To start off, I walked him over all the ground poles as a warm up, without the instructor. The flowers by the jumps were a little scary, as well as some other things around the arena. Didn't really faze me, even though I'm used to my steady-eddy Rusty. Then my instructor came in, and she had us trot. Knight went well for a while, but then my instructor wanted me to get him moving forward from my legs and wanted him on the bit. She kept getting after me to use more leg, and I was really trying, but Knight wasn't complying. Maybe I totally need more leg, but I was literally squeezing with about as much effort as I could muster - my legs felt like jello again, and the temperature outside wasn't hot at all! Anyway, I wasn't really sure that we should be trying to get Knight on the bit and everything perfect at one lesson where he's not been ridden in quite a while and isn't in shape at all.

When we cantered, Knight didn't want to move out, I assume because he was tired - usually he moves out nicely. He did try to buck me on a few corners, which is normal (he doesn't really buck so much as hop...). I feel most comfortable in a full seat with him, the three point is harder for me...my instructor told me to use three point because that's "how he was taught to go". I really don't think so. He was HUS at local shows beforehand, and most local HUS around here is in a full seat.

Knight is definitely not a jumping horse...he can jump, but not well. I just want him to jump small jumps on a course safely for my niece. My instructor kept getting after me to speed Knight up over a fence that he kept looking at weirdly because it had flowers under it, so he trotted it. I thought getting over it would be enough. And then she was frustrated because she wanted me to three point but then I didn't sit back enough. Ugh. Okay. I think I was more upset there because I can never seem to ride right. I have been taking lessons for a year and been serious about it. You'd think there'd be more progress in me, not just in my horse.

Anyway, she was telling me how Knight is a prize and how we just have to get him undead to my leg. Oh, I almost forgot - she wanted him to do shoulder-ins and shoulder-outs, which I'm pretty sure he's never done before. And then she got frustrated because I couldn't get him to do them right away after he started doing them. Plus, I'm not used to riding him and he's a little greener in this field than my Rusty is. He was confused, and she was getting upset because I couldn't get him to get it right away.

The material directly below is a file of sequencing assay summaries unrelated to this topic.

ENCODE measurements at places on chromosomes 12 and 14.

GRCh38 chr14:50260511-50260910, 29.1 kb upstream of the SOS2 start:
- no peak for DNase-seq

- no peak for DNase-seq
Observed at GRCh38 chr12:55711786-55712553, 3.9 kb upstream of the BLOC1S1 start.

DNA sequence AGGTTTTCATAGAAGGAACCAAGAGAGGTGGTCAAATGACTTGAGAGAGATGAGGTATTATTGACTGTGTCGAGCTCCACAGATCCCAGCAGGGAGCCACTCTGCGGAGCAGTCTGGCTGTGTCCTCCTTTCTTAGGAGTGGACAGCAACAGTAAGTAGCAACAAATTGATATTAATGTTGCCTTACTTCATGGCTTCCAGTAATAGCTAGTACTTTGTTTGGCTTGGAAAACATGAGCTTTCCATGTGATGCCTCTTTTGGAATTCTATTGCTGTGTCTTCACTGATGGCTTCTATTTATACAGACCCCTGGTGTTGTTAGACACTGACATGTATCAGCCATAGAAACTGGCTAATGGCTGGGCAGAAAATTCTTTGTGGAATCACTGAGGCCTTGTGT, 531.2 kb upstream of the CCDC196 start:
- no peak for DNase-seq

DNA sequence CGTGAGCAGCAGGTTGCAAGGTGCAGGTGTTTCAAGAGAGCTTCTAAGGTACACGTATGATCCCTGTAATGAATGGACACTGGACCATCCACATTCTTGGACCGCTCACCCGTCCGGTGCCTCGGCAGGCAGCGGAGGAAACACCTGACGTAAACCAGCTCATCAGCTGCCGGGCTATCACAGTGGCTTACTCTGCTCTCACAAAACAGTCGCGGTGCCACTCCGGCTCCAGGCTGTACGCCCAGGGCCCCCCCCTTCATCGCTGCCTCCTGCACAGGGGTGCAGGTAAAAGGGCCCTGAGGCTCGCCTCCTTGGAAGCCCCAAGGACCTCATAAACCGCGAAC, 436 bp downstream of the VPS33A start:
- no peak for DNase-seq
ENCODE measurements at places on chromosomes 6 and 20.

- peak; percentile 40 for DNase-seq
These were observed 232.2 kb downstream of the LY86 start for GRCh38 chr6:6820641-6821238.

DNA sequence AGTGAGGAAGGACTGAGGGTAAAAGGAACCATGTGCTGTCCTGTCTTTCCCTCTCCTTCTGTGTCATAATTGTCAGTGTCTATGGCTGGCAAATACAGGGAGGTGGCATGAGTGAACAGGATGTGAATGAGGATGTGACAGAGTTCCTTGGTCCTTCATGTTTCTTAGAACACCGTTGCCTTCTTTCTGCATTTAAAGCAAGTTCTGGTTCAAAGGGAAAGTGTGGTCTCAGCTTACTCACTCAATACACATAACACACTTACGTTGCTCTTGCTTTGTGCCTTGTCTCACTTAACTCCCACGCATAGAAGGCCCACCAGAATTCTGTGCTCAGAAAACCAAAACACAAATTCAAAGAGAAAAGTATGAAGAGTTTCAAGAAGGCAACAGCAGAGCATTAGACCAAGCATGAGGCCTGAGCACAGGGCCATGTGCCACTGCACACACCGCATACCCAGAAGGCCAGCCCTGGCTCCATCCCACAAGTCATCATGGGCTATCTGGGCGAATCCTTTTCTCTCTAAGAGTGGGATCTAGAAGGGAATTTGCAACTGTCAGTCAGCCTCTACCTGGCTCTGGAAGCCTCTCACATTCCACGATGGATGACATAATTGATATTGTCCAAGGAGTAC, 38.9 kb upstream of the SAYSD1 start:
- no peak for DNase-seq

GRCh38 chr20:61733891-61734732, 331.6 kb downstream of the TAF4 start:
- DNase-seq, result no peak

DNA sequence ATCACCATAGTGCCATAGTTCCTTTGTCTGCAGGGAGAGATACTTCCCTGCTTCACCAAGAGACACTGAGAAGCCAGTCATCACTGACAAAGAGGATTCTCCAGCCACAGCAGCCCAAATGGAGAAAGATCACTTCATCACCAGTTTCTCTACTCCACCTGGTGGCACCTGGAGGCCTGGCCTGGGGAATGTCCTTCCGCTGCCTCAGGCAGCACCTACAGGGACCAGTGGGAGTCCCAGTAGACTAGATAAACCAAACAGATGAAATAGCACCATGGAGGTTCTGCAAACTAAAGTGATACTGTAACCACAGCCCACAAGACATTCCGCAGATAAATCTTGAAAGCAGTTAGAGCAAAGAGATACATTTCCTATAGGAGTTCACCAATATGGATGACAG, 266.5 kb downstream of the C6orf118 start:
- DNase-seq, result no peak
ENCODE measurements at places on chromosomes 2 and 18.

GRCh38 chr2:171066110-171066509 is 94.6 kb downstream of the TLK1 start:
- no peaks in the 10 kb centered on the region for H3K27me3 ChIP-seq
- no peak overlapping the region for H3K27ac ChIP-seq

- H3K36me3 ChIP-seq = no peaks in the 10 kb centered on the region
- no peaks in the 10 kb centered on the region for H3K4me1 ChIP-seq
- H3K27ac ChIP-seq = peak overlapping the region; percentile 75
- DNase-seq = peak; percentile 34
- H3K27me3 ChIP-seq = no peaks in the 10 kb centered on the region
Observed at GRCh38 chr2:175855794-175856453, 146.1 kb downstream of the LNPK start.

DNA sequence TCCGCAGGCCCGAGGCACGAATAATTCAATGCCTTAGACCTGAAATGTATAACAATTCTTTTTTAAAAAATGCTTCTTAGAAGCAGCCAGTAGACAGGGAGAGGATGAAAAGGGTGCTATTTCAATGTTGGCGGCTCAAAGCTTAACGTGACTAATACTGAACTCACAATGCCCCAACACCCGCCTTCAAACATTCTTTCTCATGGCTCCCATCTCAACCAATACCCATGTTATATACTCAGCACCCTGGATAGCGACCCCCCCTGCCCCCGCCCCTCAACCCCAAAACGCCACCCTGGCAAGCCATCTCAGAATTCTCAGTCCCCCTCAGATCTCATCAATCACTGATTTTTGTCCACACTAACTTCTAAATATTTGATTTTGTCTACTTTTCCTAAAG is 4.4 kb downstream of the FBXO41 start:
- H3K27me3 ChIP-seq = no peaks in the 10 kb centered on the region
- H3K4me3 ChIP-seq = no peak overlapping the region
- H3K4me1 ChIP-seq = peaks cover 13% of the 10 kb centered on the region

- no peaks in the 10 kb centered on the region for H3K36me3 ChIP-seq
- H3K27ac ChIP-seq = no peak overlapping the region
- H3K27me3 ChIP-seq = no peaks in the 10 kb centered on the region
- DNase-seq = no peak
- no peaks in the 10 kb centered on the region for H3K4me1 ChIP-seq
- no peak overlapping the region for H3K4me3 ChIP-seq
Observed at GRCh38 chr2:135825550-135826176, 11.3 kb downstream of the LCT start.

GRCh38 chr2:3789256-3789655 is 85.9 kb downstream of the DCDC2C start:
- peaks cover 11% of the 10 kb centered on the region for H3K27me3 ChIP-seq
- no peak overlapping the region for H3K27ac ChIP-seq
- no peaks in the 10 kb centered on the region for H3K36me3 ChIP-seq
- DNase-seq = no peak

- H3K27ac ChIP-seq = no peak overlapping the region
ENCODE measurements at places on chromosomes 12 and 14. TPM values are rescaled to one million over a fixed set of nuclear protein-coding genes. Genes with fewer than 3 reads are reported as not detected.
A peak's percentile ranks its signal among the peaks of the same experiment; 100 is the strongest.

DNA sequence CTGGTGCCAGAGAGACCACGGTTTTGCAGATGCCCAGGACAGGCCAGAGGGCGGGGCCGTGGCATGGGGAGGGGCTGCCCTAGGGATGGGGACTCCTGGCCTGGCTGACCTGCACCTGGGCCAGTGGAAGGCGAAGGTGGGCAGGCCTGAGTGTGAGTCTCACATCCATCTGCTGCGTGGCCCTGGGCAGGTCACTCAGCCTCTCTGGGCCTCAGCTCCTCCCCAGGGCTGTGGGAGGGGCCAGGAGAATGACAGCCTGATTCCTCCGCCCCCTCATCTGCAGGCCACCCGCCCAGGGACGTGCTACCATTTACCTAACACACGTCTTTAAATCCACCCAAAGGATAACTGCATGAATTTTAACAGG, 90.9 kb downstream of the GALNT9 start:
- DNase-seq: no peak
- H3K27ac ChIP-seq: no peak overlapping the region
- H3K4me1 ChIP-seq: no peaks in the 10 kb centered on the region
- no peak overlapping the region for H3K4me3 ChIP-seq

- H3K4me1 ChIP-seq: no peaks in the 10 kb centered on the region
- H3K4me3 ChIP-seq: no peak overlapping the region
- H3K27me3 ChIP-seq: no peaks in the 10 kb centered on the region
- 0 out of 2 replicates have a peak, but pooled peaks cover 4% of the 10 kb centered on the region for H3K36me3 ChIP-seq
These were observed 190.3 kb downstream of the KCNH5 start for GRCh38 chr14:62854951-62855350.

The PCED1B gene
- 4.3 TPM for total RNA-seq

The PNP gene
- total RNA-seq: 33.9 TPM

I don't know how I'm feeling. I pulled out of the Aug 25th show just because I don't think I can take another show this soon. I know, as a person, I thrive off encouragement and compliments, and while I know that criticism is normal, too much pressure of it gets to me. Again, something I'm trying to work on. But what do you think about my instructor? Am I just being totally off the wall? I'm pretty much stuck there though because she's the only English instructor around here. Although if I knew more about showing and riding and was more confident in what I was doing, and was just a better rider, I might be tempted to go without a trainer to shows. I felt the whole weekend like it would be way less pressure. And I sometimes feel like I solve our problems better by ourselves.

Thanks everyone for your two cents. Now can you add a few more? I'm just really down on my riding right now. :/ Maybe I'll post a critique later in the critique section to see if you guys can help me find out why I'm doing like everything wrong.

Rusty - a miracle horse Knight - my golden oldie
Vlogging about Midwest trail riding here: https://www.youtube.com/channel/UC_u...tIjwnOxjKzOfjA
Corazon Lock is offline  
post #19 of 31 Old 08-11-2012, 12:38 AM
Join Date: Feb 2011
Posts: 1,156
• Horses: 0
If you felt like your body couldn't comply with your instructor's wishes, then I think she is pushing you too far, too fast.

You shouldn't feel like you're about to cry like this. I understand having a tough instructor but there's no need to torture yourself, whether or not you think you are "too sensitive".

I think she is expecting things out of you and your horse/s that you just aren't ready to do yet. From the sounds of it, it sounds like you need a lot of practice on the flat and over smallish courses- just stuff to build up your fitness level and confidence.

I don't think you're totally off the wall. Some people might tell you to suck it up, that you have to deal with things like this if you want to do well in the sport. I think that you should, for the most part, have fun and enjoy what you're doing, and not feel like you're doing something you're totally unprepared for or feel like you physically can't do.

If there's not been a lot of progress from you and you've been taking lessons for a year, I think there's something wrong with the picture.

I think that you should try going to a show by yourself or with riding buddies who are supportive. I think that you might have a lot more fun that way.